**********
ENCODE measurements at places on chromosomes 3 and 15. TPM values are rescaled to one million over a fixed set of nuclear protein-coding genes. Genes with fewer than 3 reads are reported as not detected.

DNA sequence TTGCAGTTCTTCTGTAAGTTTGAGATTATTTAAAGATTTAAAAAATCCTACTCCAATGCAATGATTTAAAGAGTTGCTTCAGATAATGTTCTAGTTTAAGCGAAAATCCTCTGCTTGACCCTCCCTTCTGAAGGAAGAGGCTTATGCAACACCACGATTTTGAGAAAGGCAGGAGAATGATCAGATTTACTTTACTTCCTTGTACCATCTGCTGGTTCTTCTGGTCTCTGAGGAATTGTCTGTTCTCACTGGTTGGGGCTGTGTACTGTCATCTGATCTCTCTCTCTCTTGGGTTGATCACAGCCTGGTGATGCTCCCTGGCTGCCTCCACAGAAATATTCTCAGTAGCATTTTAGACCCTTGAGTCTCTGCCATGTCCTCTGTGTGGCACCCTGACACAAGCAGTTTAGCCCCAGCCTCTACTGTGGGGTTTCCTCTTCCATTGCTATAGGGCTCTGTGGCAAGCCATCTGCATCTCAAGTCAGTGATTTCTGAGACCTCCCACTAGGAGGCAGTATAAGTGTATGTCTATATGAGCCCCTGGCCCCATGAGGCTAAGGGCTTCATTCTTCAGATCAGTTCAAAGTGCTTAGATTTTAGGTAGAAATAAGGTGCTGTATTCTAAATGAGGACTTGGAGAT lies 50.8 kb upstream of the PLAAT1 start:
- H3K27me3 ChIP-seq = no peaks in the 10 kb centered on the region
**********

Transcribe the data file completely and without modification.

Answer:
ENCODE measurements at places on chromosomes 3 and 15. TPM values are rescaled to one million over a fixed set of nuclear protein-coding genes. Genes with fewer than 3 reads are reported as not detected.

DNA sequence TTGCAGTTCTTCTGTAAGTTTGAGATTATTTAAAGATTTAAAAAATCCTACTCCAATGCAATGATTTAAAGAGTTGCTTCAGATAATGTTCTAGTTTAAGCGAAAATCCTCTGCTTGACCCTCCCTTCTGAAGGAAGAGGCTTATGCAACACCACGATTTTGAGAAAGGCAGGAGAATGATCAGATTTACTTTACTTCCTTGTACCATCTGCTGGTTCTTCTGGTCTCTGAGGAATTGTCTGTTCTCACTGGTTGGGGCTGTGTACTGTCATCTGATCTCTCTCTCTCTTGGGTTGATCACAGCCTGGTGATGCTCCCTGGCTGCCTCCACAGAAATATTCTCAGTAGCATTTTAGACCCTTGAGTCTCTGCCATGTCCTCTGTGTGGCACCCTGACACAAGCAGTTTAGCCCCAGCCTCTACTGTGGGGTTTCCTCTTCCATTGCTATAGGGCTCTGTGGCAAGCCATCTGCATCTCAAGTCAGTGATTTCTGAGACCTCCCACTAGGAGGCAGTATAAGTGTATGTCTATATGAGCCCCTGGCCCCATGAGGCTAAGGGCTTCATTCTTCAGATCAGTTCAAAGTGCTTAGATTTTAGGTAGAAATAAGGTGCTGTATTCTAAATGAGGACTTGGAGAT lies 50.8 kb upstream of the PLAAT1 start:
- H3K27me3 ChIP-seq = no peaks in the 10 kb centered on the region